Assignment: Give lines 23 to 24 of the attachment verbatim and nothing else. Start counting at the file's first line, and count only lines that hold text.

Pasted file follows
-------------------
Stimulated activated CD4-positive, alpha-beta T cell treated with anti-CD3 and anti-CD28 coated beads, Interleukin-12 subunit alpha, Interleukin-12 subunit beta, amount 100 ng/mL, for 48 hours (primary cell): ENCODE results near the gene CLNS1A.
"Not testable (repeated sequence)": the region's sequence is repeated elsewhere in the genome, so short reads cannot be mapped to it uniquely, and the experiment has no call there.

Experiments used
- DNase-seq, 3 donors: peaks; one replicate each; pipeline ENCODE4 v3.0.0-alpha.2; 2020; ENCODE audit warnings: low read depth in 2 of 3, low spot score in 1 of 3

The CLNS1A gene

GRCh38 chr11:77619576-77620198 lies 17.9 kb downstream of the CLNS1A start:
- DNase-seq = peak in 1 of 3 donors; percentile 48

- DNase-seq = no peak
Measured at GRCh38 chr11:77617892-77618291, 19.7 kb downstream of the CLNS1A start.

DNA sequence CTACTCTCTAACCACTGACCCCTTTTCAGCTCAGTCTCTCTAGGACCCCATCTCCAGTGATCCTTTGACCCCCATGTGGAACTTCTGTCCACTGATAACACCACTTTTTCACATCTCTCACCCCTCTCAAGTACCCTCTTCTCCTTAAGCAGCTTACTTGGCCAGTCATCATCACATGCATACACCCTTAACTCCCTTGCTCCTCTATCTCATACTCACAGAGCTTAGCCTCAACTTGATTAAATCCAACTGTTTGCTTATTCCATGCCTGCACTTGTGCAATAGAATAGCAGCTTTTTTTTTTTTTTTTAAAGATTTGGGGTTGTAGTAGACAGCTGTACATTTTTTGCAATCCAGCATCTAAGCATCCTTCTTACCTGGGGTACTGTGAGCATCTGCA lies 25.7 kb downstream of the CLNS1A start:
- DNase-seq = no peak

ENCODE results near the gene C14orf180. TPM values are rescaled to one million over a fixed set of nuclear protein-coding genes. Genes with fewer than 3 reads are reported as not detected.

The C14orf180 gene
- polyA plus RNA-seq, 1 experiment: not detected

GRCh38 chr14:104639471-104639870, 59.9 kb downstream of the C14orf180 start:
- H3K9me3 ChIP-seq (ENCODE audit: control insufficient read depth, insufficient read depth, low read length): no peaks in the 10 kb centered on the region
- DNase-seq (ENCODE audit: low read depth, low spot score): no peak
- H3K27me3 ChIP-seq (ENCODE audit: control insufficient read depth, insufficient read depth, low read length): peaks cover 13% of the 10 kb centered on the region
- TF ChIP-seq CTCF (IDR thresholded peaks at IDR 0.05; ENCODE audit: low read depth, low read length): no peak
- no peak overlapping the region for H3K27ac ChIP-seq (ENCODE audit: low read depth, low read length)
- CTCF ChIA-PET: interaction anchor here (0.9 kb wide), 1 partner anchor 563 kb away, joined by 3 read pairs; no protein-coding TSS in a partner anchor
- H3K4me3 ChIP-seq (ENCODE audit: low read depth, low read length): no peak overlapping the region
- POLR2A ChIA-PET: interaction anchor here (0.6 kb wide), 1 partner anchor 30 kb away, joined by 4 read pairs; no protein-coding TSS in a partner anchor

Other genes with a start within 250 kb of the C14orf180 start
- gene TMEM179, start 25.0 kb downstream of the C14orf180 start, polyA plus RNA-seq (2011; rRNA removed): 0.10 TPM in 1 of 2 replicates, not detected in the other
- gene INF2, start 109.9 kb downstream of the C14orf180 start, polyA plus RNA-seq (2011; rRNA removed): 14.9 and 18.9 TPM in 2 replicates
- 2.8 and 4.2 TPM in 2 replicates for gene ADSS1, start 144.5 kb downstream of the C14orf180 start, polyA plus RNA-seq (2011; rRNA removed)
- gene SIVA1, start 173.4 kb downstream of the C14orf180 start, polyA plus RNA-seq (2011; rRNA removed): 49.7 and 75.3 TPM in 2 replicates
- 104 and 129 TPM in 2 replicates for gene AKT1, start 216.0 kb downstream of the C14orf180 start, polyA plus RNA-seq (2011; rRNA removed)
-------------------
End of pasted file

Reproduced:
- POLR2A ChIA-PET: interaction anchor here (0.6 kb wide), 1 partner anchor 30 kb away, joined by 4 read pairs; no protein-coding TSS in a partner anchor

Other genes with a start within 250 kb of the C14orf180 start